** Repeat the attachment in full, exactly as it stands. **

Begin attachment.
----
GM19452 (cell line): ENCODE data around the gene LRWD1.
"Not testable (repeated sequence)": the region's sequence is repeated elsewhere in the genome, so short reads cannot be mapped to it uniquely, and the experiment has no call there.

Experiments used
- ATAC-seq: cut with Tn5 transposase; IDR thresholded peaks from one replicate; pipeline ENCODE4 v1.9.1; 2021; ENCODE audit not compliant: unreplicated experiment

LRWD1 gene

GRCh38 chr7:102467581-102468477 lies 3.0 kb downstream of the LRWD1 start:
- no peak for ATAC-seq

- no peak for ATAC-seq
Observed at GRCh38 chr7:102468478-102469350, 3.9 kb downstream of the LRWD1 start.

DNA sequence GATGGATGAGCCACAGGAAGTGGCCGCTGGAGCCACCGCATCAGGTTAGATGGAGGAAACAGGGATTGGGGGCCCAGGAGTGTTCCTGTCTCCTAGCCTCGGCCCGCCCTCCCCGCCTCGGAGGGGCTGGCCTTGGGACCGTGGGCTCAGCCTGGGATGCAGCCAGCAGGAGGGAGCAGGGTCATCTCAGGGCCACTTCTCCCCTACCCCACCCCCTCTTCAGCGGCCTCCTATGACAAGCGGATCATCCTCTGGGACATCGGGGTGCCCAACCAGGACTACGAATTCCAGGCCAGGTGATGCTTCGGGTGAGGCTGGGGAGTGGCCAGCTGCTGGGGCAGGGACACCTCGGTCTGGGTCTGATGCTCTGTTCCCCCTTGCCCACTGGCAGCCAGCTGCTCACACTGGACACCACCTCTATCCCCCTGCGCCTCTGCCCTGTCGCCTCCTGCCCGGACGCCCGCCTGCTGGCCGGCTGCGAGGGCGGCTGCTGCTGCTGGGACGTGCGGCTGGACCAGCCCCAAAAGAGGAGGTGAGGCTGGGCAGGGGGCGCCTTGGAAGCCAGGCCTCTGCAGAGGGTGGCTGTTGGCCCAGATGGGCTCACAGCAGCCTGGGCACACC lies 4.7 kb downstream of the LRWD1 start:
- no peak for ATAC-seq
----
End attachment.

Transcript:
GM19452 (cell line): ENCODE data around the gene LRWD1.
"Not testable (repeated sequence)": the region's sequence is repeated elsewhere in the genome, so short reads cannot be mapped to it uniquely, and the experiment has no call there.

Experiments used
- ATAC-seq: cut with Tn5 transposase; IDR thresholded peaks from one replicate; pipeline ENCODE4 v1.9.1; 2021; ENCODE audit not compliant: unreplicated experiment

LRWD1 gene

GRCh38 chr7:102467581-102468477 lies 3.0 kb downstream of the LRWD1 start:
- no peak for ATAC-seq

- no peak for ATAC-seq
Observed at GRCh38 chr7:102468478-102469350, 3.9 kb downstream of the LRWD1 start.

DNA sequence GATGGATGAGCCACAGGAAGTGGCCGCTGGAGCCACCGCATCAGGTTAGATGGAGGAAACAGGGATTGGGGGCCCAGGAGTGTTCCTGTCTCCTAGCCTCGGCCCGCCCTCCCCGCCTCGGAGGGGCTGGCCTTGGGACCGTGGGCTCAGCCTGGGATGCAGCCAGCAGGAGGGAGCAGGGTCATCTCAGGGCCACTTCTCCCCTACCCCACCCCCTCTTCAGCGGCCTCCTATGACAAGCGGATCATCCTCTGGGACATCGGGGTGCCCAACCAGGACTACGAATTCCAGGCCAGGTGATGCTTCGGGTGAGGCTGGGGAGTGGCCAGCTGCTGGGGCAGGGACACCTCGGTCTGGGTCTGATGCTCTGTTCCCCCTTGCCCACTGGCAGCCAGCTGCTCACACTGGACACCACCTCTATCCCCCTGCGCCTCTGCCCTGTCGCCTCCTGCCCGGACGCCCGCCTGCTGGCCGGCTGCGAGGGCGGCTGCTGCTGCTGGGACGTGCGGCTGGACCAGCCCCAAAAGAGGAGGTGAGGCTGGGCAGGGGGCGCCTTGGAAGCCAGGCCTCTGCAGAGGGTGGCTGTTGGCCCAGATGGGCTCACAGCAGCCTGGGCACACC lies 4.7 kb downstream of the LRWD1 start:
- no peak for ATAC-seq